I looked at her wistfully, her vast, bulbous bottom swathed in a tight red skirt with a bizarre three-quarter-length striped waistcoat strapped across it. What a blessing to be born with such Sloaney arrogance. Perpetua could be the size of a Renault Espace and not give it a thought. How many hours, months, years, have I spent worrying about weight while Perpetua has been happily looking for lamps with porcelain cats as bases around the Fulham Road? She is missing out on a source of happiness, anyway. It is proved by surveys that happiness does not come from love, wealth or power but the pursuit of attainable goals: and what is a diet if not that?

On way home in end-of-Christmas denial I bought a packet of cut-price chocolate tree decorations and a £3.69 bottle of sparkling wine from Norway, Pakistan or similar. I guzzled them by the light of the Christmas tree, together with a couple of mince pies, the last of the Christmas cake and some Stilton, while watching Eastenders, imagining it was a Christmas special.

Now, though, I feel ashamed and repulsive. I can actually feel the fat splurging out from my body. Never mind. Sometimes you have to sink to a nadir of toxic fat envelopment in order to emerge, phoenix-like, from the chemical wasteland as a purged and beautiful Michelle Pfeiffer figure. Tomorrow new Spartan health and beauty regime will begin.

Mmmm. Daniel Cleaver, though. Love his wicked dissolute air, while being v. successful and clever. He was being v. funny today, telling everyone about his aunt thinking the onyx kitchen-roll holder his mother had given her for Christmas was a model of a penis. Was really v. amusing about it. Also asked me if I got anything nice for Christmas in rather flirty way. Think might wear short black skirt tomorrow.

Wednesday 4 January

131 lbs. (state of emergency now as if fat has been stored in capsule form over Christmas and is being slowly released under skin), alcohol units 5 (better), cigarettes 20, calories 700 (v.g.).

4 p.m. Office. State of emergency. Jude just rang up from her portable phone in flood of tears, and eventually managed to explain, in a sheep's voice, that she had just had to excuse herself from a board meeting (Jude is Head of Futures at Brightlings) as she was about to burst into tears and was now trapped in the ladies' with Alice Cooper eyes and no makeup bag. Her boyfriend, Vile Richard (self-indulgent commitment phobic), whom she has been seeing on and off for eighteen months, had chucked her for asking him if he wanted to come on holiday with her.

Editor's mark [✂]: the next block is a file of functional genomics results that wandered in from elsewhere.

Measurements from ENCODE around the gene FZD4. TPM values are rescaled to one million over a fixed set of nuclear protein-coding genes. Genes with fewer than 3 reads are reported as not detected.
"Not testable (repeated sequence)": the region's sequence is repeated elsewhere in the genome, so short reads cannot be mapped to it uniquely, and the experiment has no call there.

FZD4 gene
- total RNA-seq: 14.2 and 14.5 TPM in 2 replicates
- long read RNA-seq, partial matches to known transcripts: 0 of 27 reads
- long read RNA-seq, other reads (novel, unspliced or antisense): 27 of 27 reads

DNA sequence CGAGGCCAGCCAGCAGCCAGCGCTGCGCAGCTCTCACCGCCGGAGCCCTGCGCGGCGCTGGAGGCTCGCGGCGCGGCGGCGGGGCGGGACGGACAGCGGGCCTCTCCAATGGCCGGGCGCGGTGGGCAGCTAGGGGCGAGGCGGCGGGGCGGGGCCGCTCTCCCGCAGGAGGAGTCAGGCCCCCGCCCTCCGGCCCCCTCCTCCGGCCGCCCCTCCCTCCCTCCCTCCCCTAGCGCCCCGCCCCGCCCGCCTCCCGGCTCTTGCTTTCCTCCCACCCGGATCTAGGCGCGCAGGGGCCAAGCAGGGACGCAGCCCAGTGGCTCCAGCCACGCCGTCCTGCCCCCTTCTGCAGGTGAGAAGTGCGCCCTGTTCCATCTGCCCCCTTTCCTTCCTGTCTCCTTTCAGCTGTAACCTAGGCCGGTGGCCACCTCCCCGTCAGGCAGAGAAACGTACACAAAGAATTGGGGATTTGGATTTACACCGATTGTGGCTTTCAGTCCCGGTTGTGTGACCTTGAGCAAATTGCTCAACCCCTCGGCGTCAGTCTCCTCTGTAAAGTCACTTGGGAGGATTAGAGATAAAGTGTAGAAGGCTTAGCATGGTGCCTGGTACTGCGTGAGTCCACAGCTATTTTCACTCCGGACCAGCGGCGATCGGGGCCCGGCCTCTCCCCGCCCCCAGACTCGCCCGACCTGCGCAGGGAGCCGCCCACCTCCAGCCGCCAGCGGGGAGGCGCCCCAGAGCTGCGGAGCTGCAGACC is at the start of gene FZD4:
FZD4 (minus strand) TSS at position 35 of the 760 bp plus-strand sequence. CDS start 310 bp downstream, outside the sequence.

Typical, but Jude naturally was blaming it all on herself.

"I'm co-dependent. I asked for too much to satisfy my own neediness rather than need. Oh, if only I could turn back the clock."

I immediately called Sharon and an emergency summit has been scheduled for 6:30 in Café Rouge. I hope I can get away without bloody Perpetua kicking up.

11 p.m. Strident evening. Sharon immediately launched into her theory on the Richard situation: "Emotional fuckwittage," which is spreading like wildfire among men over thirty. As women glide from their twenties to thirties, Shazzer argues, the balance of power subtly shifts. Even the most outrageous minxes lose their nerve, wrestling with the first twinges of existential angst: fears of dying alone and being found three weeks later half-eaten by an Alsatian. Stereotypical notions of shelves, spinning wheels and sexual scrapheaps conspire to make you feel stupid, no matter how much time you spend thinking about Goldie Hawn and Susan Sarandon.

"And men like Richard," fumed Sharon, "play on the chink in the armor to wriggle out of commitment, maturity, honor and the natural progression of things between a man and a woman."

By this time Jude and I were going, "Shhh, shhh," out of the corners of our mouths and sinking down into our coats. After all, there is nothing so unattractive to a man as strident feminism.

"How dare he say you were getting too serious by asking to go on holiday with him?" yelled Sharon. "What is he talking about?"

Thinking moonily about Daniel Cleaver, I ventured that not all men are like Richard. At which point Sharon started on a long illustrative list of emotional fuckwittage in progress in our friends: one whose boyfriend of thirteen years refuses even to discuss living together; another who went out with a man four times who then chucked her because it was getting too serious; another who was pursued by a bloke for three months with impassioned proposals of marriage, only to find him ducking out three weeks after she succumbed and repeating the whole process with her best friend.

"We women are only vulnerable because we are a pioneer generation daring to refuse to compromise in love and relying on our own economic power. In twenty years' time men won't even dare start with fuckwittage because we will just laugh in their faces," bellowed Sharon.